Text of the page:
WF 9:30-10:50 a.m.

Latin Tutorials
Prof. Judith Tschann

An intensive beginning Latin class, requiring daily homework, memorizing, possible quizzes, a collaboratively designed midterm demonstration of learning, and an ambitious final project. By the end of the semester, you will have a firm grasp of basic grammar (of Latin and of English), a developing sense of the joys and challenges of translating, a bigger vocabulary, and at least a budding interest in Roman literature and history.

T/TH 9:30-10:50 a.m.

Odd Characters: Neurotics, Hysterics, Prostitutes and Degenerates, 1850-1950
Prof. Julie Townsend

This survey of literature and film focuses on the question of the 'outsider' or 'odd' character as s/he develops in Realism, Decadence, Avant-Garde movements, and early Modernism. In some works, the outsider serves as a cautionary tale and in others s/he elaborates a critical perspective on normative social roles. We'll consider the aesthetics of deviance, degeneracy and instanity.

Here are some proposed readings and films. Although we can't cover all of this material, how we narrow it down is up for discussion. Let's also discuss creative evaluative work- perhaps some performance or readings of the drama as well as some comparative "case studies" of characters.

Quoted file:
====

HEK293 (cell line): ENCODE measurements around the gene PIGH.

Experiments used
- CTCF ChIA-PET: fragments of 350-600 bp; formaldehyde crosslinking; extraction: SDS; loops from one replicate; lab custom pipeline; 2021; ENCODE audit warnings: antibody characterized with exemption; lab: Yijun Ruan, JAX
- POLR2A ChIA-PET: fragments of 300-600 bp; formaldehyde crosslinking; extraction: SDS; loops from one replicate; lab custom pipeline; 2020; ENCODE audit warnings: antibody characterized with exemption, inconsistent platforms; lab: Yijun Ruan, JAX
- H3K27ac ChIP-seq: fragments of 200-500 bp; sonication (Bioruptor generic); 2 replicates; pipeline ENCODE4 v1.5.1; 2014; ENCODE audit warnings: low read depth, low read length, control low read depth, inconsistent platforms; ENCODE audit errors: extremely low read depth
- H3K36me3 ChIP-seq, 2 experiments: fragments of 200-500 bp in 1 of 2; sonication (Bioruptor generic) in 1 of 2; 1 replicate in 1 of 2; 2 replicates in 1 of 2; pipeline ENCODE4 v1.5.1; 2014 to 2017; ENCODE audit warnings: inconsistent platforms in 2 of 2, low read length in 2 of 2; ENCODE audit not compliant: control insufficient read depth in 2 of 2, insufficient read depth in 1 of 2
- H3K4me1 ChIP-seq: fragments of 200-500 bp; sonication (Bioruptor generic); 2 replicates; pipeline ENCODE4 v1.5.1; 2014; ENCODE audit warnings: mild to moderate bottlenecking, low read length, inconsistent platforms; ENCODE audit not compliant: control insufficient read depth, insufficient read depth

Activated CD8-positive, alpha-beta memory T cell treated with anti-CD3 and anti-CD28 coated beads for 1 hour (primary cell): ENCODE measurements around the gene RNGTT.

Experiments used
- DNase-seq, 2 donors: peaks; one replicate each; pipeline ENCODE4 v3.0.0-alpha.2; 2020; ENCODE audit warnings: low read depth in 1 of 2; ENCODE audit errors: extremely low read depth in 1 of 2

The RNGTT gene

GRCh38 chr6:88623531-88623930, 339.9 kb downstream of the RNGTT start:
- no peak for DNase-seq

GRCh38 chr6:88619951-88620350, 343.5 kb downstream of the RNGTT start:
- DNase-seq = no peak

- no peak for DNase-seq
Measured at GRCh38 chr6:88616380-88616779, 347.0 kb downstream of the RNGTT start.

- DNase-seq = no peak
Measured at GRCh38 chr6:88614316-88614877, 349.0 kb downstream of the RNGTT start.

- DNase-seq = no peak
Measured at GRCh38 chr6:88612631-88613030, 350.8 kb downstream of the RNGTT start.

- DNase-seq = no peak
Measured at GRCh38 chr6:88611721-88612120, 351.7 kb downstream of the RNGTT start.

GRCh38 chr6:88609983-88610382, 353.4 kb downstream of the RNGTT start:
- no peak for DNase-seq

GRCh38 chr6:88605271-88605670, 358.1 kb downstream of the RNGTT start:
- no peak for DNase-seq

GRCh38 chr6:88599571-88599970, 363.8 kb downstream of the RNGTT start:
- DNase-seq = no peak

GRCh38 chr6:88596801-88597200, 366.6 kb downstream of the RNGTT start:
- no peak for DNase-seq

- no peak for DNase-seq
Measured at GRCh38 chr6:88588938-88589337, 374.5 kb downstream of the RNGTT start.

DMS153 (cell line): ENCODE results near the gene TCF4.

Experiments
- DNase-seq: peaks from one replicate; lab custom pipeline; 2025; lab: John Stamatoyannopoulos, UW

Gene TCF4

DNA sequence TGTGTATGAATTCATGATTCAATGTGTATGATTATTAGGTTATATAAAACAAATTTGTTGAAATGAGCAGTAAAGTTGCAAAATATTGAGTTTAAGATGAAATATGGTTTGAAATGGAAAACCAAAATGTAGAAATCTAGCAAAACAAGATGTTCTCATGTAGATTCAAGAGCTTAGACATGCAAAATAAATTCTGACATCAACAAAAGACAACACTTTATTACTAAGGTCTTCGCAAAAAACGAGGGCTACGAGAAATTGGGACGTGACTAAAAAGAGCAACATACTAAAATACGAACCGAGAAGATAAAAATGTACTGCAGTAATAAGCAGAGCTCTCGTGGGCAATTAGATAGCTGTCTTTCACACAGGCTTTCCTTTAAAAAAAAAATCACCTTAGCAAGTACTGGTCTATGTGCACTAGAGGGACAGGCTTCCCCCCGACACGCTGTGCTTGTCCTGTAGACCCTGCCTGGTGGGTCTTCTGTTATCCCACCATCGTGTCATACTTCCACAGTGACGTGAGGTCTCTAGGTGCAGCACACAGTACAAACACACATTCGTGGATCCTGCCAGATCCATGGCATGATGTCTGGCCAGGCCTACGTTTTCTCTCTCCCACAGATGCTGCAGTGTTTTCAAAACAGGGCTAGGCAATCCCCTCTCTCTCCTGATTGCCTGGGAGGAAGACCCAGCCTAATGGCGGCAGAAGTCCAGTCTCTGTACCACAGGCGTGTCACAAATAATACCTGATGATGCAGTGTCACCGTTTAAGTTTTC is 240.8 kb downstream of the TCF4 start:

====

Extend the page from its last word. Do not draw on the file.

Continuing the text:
Flaubert, Mme Bovary (1856)
Zola, Nana (1880)
Huysmans, A Rebours (1884)
Rachilde, M. Venus (1884)
August Strindberg, Miss Julie (1888)
Oscar Wilde, Salome (1891)
Oscar Wilde, Picture of Dorian Gray (1891)
Charlotte Perkins Gilman, "The Yellow Wallpaper" (1899)
Andre Gide, L'Immoraliste (1902)
Sigmund Freud, Dora: An Analysis of a Case of Hysteria (1905)
Natalie Clifford Barney, The One Who is Legion (1930)
George Orwell, Down and Out in Paris and London (1933)
Colette, The Pure and the Impure (1941)
Antonin Artaud, "For an end to the judgment of God" (1946)
Albert Camus, The Stranger (1942)
Samuel Beckett, Waiting for Godot (1952)

Visual Art and Films:
Selections from Edgar Degas, Edouard Manet, Henri de Toulouse-Lautrec, Surrealist images, and images from Jean-Martin Charcot's lectures on hysteria
Freak (1932, Tod Browning)
King of Hearts (1966, Philippe de Broca)
The Tin Drum (1979, Volker Schlondorff)
The Elephant Man (1980, David Lynch)
Orlando (1992, Sally Potter)


Wednesdays 6-9 p.m.

Prof. Julie Townsend

The Salon has historically been a place for performers, artists, and intellectuals to discuss art, politics, and philosophy. This class suggests that we might revist the "salon" as a community space to practice and discuss art and ideas.

Activities for the class include: choosing the salon themes, soliciting proposals or inviting participants, arranging for the salon space, designing and distributing flyers and other PR materials, attending to media requirements, arranging for the "atmosphere", and running the program.